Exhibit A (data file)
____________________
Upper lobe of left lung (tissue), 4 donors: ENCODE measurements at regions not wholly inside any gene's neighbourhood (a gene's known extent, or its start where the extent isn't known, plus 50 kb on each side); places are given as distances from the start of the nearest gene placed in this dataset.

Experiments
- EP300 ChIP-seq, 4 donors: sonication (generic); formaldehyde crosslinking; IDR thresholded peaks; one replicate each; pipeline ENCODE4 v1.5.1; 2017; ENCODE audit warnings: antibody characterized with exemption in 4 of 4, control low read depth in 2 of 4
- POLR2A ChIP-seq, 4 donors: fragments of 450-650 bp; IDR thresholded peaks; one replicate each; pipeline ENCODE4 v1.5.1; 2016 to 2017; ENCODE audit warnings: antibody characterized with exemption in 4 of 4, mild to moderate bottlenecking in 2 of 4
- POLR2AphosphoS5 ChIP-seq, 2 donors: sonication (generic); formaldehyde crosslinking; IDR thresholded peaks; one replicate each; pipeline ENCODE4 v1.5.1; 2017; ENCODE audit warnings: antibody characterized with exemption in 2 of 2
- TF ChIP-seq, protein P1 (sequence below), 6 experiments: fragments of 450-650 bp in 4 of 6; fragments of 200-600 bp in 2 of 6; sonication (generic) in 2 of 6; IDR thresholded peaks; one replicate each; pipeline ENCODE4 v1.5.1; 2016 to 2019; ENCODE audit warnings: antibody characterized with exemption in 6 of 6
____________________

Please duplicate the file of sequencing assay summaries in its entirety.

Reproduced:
Upper lobe of left lung (tissue), 4 donors: ENCODE measurements at regions not wholly inside any gene's neighbourhood (a gene's known extent, or its start where the extent isn't known, plus 50 kb on each side); places are given as distances from the start of the nearest gene placed in this dataset.

Experiments
- EP300 ChIP-seq, 4 donors: sonication (generic); formaldehyde crosslinking; IDR thresholded peaks; one replicate each; pipeline ENCODE4 v1.5.1; 2017; ENCODE audit warnings: antibody characterized with exemption in 4 of 4, control low read depth in 2 of 4
- POLR2A ChIP-seq, 4 donors: fragments of 450-650 bp; IDR thresholded peaks; one replicate each; pipeline ENCODE4 v1.5.1; 2016 to 2017; ENCODE audit warnings: antibody characterized with exemption in 4 of 4, mild to moderate bottlenecking in 2 of 4
- POLR2AphosphoS5 ChIP-seq, 2 donors: sonication (generic); formaldehyde crosslinking; IDR thresholded peaks; one replicate each; pipeline ENCODE4 v1.5.1; 2017; ENCODE audit warnings: antibody characterized with exemption in 2 of 2
- TF ChIP-seq, protein P1 (sequence below), 6 experiments: fragments of 450-650 bp in 4 of 6; fragments of 200-600 bp in 2 of 6; sonication (generic) in 2 of 6; IDR thresholded peaks; one replicate each; pipeline ENCODE4 v1.5.1; 2016 to 2019; ENCODE audit warnings: antibody characterized with exemption in 6 of 6